One of the most valuable applications of the quiz is filtering your prospects through segmentation questions. You can find out more about who is taking your quiz target your ideal niche.
When writing segmentation questions, think about what you want to know about your prospects that could be useful in converting them and what would be your first question on a sales call?
You might want to know if the prospect can afford your services, so you could ask what bracket their annual turnover falls into. Perhaps you want to know what experience they have so you can point them to the appropriate offering for their level, so you could ask how long have they’ve been in business for.
The answers your audience select are reflected back to them in the form of tailored feedback. This not only creates a personalised experience, but it shows them that you know exactly who they are and the key struggles
they are facing right now.
Most importantly, it successfully positions you as the trusted advisor they need.
Creating the feedback is a big task. Different variations are written first for low, medium or high scorers and then for each topic.
The first set of feedback should provide a brief explanation of what their score means overall. Keep it concise and clear, we suggest using this format:
‘From your self-identified score, it appears you are struggling/doing ok/absolutely killing it with your current situation and could really use some help working out what direction you want to go in/taking it to the next level/establishing a legacy.’
Don’t feel restricted here as we also offer alternatives to percentage scores, such as archetypes. If this sounds like it might be a good option for you, let us know.
The feedback for each topic should explain what that topic means and why it is important. You can also show off your expertise and knowledge by offering a few tips to help them start making improvements in a specific area.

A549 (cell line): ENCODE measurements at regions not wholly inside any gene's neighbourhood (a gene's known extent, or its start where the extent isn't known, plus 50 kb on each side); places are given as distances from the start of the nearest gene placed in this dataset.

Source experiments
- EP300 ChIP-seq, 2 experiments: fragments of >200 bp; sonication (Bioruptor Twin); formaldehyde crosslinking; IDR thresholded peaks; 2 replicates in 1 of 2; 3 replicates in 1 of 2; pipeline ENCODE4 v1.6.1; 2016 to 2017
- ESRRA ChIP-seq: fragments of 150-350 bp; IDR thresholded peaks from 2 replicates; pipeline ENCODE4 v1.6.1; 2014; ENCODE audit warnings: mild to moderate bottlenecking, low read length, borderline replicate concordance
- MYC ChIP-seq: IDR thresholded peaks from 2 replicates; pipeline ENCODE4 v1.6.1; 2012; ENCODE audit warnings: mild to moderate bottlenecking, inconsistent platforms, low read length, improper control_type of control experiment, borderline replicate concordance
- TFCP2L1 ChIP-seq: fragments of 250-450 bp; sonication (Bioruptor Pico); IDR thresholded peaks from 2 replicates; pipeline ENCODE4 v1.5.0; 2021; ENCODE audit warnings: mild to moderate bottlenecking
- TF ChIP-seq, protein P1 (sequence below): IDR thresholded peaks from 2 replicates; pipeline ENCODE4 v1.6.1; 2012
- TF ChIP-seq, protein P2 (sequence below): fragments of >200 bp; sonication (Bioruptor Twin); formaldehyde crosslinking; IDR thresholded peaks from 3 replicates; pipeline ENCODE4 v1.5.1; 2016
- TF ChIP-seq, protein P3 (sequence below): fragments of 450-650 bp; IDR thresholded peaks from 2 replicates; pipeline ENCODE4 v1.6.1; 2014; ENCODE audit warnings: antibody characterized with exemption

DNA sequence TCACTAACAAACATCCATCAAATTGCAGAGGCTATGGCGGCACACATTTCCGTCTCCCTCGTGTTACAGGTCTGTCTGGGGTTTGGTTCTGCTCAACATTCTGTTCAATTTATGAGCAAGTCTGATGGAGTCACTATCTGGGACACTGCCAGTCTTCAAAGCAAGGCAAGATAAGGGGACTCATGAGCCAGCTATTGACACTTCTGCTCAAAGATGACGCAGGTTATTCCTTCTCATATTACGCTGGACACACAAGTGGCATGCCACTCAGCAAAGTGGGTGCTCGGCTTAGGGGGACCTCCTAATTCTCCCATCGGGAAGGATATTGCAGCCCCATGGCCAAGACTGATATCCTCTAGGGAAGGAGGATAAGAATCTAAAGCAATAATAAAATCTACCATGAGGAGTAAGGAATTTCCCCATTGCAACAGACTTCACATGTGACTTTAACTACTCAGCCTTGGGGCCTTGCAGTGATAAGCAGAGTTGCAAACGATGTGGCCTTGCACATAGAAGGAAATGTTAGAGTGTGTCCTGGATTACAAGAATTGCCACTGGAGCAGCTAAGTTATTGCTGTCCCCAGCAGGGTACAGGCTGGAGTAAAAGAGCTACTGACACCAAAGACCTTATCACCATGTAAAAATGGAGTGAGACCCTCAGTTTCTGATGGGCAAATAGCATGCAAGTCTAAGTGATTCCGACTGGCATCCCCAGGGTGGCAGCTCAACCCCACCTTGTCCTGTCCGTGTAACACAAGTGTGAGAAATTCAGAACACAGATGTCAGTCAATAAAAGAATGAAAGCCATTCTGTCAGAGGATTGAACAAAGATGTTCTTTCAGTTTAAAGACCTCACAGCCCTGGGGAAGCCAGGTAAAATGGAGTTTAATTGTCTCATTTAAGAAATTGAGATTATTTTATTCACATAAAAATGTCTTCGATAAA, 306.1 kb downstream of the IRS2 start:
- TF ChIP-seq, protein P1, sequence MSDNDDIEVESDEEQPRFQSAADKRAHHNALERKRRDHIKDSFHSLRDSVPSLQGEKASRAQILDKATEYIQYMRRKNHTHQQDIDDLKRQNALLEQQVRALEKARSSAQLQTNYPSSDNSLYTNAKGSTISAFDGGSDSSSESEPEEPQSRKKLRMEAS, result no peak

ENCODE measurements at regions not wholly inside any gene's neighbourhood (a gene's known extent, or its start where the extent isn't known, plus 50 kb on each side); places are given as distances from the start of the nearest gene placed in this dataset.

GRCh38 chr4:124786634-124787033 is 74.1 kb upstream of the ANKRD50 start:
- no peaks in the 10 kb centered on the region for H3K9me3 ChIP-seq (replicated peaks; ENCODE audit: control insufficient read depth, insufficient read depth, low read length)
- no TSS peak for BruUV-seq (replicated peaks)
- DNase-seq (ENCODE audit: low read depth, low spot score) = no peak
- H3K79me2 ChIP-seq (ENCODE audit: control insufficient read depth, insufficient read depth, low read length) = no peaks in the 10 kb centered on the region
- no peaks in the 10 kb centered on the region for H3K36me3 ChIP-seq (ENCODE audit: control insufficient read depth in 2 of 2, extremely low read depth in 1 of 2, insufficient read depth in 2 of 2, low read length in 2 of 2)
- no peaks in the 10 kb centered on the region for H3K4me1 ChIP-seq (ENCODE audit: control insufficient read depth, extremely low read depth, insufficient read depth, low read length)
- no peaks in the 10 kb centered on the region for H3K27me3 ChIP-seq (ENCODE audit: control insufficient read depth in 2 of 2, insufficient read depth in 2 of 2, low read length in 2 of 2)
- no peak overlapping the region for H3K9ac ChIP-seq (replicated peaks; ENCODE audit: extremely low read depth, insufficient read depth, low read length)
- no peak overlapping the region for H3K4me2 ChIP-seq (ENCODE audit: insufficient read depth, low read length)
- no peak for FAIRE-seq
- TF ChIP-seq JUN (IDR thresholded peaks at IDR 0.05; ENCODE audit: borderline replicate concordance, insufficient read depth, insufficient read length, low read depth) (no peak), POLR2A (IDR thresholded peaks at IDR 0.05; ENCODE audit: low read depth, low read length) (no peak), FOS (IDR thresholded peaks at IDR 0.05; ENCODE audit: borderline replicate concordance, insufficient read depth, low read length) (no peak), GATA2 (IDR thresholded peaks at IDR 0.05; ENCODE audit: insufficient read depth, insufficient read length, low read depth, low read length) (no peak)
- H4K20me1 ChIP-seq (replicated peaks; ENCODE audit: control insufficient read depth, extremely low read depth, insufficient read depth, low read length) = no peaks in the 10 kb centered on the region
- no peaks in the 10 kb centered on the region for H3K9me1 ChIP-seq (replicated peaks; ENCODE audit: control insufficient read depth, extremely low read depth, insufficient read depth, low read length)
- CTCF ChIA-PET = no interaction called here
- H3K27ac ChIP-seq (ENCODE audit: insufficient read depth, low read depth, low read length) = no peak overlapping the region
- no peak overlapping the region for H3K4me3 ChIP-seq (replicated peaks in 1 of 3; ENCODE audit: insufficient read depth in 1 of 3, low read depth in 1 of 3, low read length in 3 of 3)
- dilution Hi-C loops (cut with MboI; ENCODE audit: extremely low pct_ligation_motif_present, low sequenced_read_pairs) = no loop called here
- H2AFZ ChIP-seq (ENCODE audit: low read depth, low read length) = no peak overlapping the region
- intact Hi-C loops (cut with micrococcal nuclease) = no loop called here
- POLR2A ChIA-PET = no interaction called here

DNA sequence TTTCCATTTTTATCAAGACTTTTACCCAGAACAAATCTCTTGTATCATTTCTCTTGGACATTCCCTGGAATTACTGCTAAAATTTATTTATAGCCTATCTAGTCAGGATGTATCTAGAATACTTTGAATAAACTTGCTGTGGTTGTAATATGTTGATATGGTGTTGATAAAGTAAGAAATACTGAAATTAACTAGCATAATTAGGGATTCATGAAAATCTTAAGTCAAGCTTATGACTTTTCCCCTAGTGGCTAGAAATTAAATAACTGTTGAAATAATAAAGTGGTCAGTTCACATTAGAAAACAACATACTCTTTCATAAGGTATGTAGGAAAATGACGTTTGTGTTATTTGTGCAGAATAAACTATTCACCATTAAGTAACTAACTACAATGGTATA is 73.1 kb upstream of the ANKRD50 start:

By doing this, you are already bringing them added value and building trust before they’ve even hit the enquiry button.
Here’s an example:
Good time management can be tricky to get right. These days we are so busy with our lives and time can sometimes escape us. A few tips to help you improve include…
Call to action
A call to action (CTA) is a prompt to get your audience to do the thing you want them to do. In your SMA Quiz, the CTA appears on the results webpage, in the notification email and on the PDF report your prospect receives after taking your quiz. That’s a lot of screen time!
Your CTA needs to shout loud and clear, not only about what they should do, but why they should do it. It must align with three things:
Your strategy for promoting your quiz
and most importantly…
Let’s say you’re promoting the quiz to a warm audience of referrals – A great CTA would be a one-to-one call.
But, if you’re promoting your quiz on Facebook, the traffic is colder, they’re just not ready for that kind of
Best practice here is to make the CTA something more entry level, such as a group call or an invitation to join a webinar.
A good CTA is one that answers, “What’s next?” and “Why should I?” Answer those questions, and you’ll know you’ve got something compelling and clickable.
You can create different CTAs for different audience segments. That means that how a user answers a particular question or questions can determine which CTA they see. This way you ensure that you are getting the right message to the right person.
Quizzes can be a big win for both you and your audience. However, if you choose the wrong type of question or word it poorly, then the answers you get will be meaningless and the user will be left feeling confused.
To make the most of your quiz, be sure to follow the best practices laid out in this article, and remember, we’ll be there to guide you every step of the way.